Evaluating Your Board & Its Members
Does your organization have the right people on its board? If not, a boardroom failure could be right around the corner. Consider the ideas below when evaluating members and see if you’re setting up for problems down the road.
The Major Donor
- Individuals or families that have been the most generous often want influence over the governance of your organization.
- While there might be a sense of entitlement to make important choices regarding the future of the organization, they may simply be lacking the experience or knowledge to make educated decisions.
- A good solution? Allow them to lead a project within the organization they are passionate about. You keep them happy and also allow the other voices of the other board members to be heard.
- A board should reflect the demographics of the organization and the community it serves.
- What’s the benefit? A variety of viewpoints, knowledge, and experiences.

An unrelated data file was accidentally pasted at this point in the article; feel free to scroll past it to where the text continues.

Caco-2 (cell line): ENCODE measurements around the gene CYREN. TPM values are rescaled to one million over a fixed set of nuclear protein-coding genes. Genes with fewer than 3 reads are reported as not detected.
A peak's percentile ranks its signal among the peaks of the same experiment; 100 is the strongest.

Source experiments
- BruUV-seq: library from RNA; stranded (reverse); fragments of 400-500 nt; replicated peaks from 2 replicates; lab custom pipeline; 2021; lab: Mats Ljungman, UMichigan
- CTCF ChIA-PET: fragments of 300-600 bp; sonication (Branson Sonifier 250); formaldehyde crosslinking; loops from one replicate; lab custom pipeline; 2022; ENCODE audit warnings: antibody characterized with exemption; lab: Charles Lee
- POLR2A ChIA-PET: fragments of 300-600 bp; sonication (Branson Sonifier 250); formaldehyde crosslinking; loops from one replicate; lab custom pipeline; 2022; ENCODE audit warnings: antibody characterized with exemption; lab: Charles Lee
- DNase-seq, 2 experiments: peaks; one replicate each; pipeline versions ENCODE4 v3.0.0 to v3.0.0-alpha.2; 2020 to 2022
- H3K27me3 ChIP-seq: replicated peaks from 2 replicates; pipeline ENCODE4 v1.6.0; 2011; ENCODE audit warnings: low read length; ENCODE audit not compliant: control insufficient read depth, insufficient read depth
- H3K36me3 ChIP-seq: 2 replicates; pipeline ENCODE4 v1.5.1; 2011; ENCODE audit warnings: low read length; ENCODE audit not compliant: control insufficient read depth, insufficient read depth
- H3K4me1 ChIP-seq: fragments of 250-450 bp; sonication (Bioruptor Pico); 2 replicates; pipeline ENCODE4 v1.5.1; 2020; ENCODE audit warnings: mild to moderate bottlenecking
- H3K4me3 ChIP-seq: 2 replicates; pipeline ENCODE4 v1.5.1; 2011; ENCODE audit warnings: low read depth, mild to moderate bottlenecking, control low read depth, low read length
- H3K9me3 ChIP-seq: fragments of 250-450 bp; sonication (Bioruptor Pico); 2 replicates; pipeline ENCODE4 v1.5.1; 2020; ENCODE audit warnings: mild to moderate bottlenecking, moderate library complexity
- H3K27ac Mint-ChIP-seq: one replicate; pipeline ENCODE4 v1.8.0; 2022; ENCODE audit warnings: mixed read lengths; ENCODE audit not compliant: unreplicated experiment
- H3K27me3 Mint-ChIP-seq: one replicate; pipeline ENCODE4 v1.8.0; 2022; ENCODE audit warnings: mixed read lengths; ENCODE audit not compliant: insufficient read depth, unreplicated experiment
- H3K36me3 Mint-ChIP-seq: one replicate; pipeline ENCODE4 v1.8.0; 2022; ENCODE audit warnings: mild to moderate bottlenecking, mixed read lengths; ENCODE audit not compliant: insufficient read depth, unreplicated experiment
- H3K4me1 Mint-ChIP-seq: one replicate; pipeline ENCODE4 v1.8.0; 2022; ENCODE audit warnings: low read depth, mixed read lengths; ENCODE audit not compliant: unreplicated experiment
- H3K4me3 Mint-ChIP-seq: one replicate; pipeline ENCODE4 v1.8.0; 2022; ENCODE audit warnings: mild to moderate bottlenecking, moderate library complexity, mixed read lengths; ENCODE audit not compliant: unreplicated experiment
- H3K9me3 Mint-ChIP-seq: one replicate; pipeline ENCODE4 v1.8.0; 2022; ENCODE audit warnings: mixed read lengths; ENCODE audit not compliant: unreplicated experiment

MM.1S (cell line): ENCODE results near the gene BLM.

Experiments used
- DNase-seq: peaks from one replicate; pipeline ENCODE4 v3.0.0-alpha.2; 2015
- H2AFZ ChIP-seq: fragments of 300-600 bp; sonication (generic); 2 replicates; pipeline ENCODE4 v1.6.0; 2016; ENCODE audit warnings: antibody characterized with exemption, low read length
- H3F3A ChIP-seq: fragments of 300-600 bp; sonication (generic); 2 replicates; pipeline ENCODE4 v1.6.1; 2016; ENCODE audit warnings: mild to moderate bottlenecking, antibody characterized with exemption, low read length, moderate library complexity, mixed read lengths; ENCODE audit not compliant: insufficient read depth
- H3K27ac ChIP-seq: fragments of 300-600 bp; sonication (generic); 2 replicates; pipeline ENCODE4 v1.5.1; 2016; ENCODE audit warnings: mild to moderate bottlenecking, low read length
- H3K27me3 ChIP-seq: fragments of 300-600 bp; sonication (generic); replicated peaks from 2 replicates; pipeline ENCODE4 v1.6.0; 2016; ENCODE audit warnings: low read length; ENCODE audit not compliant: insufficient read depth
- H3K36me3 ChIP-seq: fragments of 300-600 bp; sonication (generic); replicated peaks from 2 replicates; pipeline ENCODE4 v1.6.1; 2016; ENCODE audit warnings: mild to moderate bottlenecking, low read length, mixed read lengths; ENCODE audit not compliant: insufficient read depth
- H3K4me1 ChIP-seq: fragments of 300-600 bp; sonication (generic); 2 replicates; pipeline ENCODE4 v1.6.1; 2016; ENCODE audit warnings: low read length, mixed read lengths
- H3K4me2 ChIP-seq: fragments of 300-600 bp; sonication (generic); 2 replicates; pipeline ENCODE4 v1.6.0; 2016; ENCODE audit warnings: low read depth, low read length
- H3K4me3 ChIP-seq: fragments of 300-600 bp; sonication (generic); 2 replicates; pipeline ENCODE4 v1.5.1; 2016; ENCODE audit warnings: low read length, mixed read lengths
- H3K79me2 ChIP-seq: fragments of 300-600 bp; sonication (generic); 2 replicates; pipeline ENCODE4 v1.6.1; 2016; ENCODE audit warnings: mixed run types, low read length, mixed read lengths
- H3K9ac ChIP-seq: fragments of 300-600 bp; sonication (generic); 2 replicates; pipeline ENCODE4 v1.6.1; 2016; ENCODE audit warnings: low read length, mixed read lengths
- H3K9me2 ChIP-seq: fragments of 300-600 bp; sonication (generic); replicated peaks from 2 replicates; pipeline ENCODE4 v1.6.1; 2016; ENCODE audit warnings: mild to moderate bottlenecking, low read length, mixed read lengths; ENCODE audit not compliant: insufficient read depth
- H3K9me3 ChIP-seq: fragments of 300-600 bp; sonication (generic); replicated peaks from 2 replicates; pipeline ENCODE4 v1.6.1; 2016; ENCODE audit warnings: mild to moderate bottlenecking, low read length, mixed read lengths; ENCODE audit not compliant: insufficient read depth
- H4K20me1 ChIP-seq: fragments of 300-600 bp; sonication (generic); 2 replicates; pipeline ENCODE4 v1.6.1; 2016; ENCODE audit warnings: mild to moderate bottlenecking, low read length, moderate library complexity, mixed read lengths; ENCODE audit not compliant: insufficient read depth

- Age diversity on your broad creates a depth of knowledge of the organization for members, as well as “staying power.”
- A diverse board gives your organization further influence on a wide variety of communities.
- A board should have representation not only from diverse people, but with those of varying backgrounds as well.
- Board members with experience in accounting, law, education, and government bring a variety of viewpoints to your organization – especially in assisting your staff on difficult decisions.
While there are many other factors that your organization should consider when nominating members to your board, it is important to keep these points in mind during your evaluation process. Developing a scorecard or survey of some sort can help you to determine the needs and priorities that are needed when filling vacant positions on your board.
For other ideas related to board development, check out our previous post, 7 Steps for Effective Board Development in 2011.